A few months back we wrote about the rise of the activist consumer—and how they’ve pushed brands in recent years to promote their values publicly. Earlier this year we saw this display in full effect after the murder of George Floyd, a Black man, at the hands of a white police officer, and the ensuing nationwide protests over racial discrimination.
Numerous prominent brands, including Alphabet, Amazon, Apple, Citi, Nike, Salesforce, Slack, Twitter and Verizon, all put out content condemning the killing—and many backed up their words by making donations to social justice organizations and pledging to promote diversity, equity, and inclusion within their own organizations.
Given these actions, it’s no surprise that many brands have decided to invest in “get out the vote” campaigns with the 2020 presidential election fast approaching. Like every citizen of this country, brands have a lot at stake this November amid an ongoing pandemic, economic recession, and renewed public interest in climate change and racial injustice.
But, as Harvard Business Review wrote last year, “Get Out The Vote” campaigns can also help raise brand awareness, strengthen relationships with employees and shareholders, and open dialogue with elected officials. In 2018 Edelman reported that consumers are more loyal to brands that take a stand on issues they care about—and while some issues are hyper-partisan, consumers on both sides of the political spectrum respond positively to pro-vote messaging.
But as is the case with any marketing tactic, execution is imperative—especially when dealing with matters related to politics and civic engagement.
If your brand is investing in a “Get Out The Vote” initiative this election season, here are a few brands you may want to look to for inspiration on how to get it right.
This isn’t the first time we’ve written about Patagonia taking a stand for the causes they believe in—and it probably won’t be the last.
Patagonia founder Yvon Chouinard has been an advocate for environmental protection for years. In 2002, he founded 1% For The Planet, a community that advocates for environmental protections through annual membership and everyday actions.
As part of his activism, this year Patagonia stitched a not-so-subtle message onto the newest line of Patagonia’s men’s and women’s shorts: “Vote the assholes out.”
The tag refers to politicians who don't take action on the current climate crisis.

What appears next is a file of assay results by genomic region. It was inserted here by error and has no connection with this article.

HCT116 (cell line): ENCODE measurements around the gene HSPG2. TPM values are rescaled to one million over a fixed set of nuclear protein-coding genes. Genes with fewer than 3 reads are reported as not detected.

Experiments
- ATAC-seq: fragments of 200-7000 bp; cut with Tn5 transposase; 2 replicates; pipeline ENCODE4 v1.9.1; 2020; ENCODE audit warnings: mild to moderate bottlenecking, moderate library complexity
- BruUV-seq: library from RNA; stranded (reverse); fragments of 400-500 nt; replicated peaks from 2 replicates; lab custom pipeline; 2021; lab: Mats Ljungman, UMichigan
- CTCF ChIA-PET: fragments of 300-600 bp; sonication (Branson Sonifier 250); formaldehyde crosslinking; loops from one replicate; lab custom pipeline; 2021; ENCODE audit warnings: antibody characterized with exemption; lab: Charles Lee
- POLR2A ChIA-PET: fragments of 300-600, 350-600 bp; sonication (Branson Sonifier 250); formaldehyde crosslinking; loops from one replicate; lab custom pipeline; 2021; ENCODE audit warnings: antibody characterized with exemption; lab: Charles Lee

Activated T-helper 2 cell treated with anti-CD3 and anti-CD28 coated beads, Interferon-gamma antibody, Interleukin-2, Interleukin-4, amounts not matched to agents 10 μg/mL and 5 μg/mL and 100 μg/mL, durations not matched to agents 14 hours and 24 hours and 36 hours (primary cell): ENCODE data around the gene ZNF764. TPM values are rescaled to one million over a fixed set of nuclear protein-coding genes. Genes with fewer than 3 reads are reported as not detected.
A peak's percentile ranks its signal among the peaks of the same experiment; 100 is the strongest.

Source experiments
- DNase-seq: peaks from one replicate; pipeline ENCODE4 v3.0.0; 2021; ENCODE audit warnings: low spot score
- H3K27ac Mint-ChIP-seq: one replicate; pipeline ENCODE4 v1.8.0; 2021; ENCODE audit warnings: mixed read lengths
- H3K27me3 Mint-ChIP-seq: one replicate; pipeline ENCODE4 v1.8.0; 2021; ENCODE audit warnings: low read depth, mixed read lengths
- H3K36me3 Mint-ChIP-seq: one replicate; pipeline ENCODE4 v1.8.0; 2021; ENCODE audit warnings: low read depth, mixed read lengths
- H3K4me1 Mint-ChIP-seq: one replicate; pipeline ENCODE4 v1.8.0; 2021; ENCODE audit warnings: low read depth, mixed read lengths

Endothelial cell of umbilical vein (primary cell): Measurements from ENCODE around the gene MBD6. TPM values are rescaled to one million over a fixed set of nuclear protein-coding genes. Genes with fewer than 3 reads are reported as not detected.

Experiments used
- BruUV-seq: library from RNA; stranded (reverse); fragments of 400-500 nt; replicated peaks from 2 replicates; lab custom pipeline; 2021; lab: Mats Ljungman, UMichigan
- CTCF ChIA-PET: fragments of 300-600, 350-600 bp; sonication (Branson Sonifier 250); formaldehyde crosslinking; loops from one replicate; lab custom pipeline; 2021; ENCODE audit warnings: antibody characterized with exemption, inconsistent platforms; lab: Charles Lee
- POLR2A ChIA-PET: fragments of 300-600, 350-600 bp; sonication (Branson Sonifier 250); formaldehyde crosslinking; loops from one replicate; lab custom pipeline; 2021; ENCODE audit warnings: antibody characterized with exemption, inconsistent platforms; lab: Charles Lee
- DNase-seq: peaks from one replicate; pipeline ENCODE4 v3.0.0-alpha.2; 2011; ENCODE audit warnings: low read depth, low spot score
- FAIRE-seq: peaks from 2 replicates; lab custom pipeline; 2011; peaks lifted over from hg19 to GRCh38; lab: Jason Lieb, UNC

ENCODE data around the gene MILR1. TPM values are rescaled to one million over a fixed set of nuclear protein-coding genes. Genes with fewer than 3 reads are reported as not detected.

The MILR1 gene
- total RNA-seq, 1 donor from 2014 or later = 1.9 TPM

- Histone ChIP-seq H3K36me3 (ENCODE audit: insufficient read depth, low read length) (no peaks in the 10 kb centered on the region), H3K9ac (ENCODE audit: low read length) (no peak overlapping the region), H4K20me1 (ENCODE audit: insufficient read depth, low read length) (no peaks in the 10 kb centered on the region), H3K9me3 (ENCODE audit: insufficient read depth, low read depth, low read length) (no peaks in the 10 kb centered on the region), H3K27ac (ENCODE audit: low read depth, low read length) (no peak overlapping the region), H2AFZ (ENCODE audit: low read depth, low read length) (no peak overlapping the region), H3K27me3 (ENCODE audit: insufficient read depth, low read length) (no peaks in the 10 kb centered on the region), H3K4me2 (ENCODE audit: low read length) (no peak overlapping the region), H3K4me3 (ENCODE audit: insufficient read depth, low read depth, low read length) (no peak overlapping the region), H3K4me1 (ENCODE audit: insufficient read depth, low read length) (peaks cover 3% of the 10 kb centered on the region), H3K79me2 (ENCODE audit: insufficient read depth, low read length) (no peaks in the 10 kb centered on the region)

Patagonia is also a founding member of Time to Vote—a coalition of businesses that aim to improve voter turnout during elections by giving employees access to, and information about early voting or vote-by-mail options, offering paid time off on Election Day, or making it a day without meetings. Knotch is a member of Time to Vote too.
As such, Patagonia will close its headquarters and retail stores on Election Day to encourage its employees to vote and serve as poll workers. It’s also partnering with a handful of nonprofits across the country to share information with consumers about voting and sharing additional information on how to vote on their website.
Lastly, Patagonia recently released a new film called “Public Trust,” about fighting for the protection of public lands. The film is the latest addition to Patagonia’s highly successful content hub.
Etsy has dedicated an entire section of their website to voting-themed merchandise. Through Etsy you can purchase everything from voter-themed necklaces and facemasks, to earrings and posters.
This year Etsy has also teamed up with Civic Alliance, a coalition of over 350 businesses that aim to improve voter turnout by encouraging employees and customers to participate in civic life. As members of Civic Alliance, Etsy is recruiting employees to serve as poll workers on Election Day and donating protective equipment to poll workers from the Etsy store.
Media giant ViacomCBS and The Ad Council recently launched a campaign called “Vote For Your Life,” designed to encourage individuals to request their mail-in ballots through TV and digital ads. They also launched a microsite (voteforyourlife.com) where users can check their registration status and learn how to register.
“This election isn’t just about choosing a president. It's about choosing local leaders who have a more direct impact on your community, your family, and your life,” it reads on the Vote For Your Life website. “That’s why we’ve made it as easy as possible for you to get ready to vote.”
The Vote For Your Life campaign is primarily targeted at young people, and is being promoted across all Viacom properties, including CBS, MTV, and Comedy Central.
One of the more salacious voting campaigns comes from dating site OkCupid. In September they began allowing users to place “Voter” badges on their profiles to show other potential matches that they are politically active.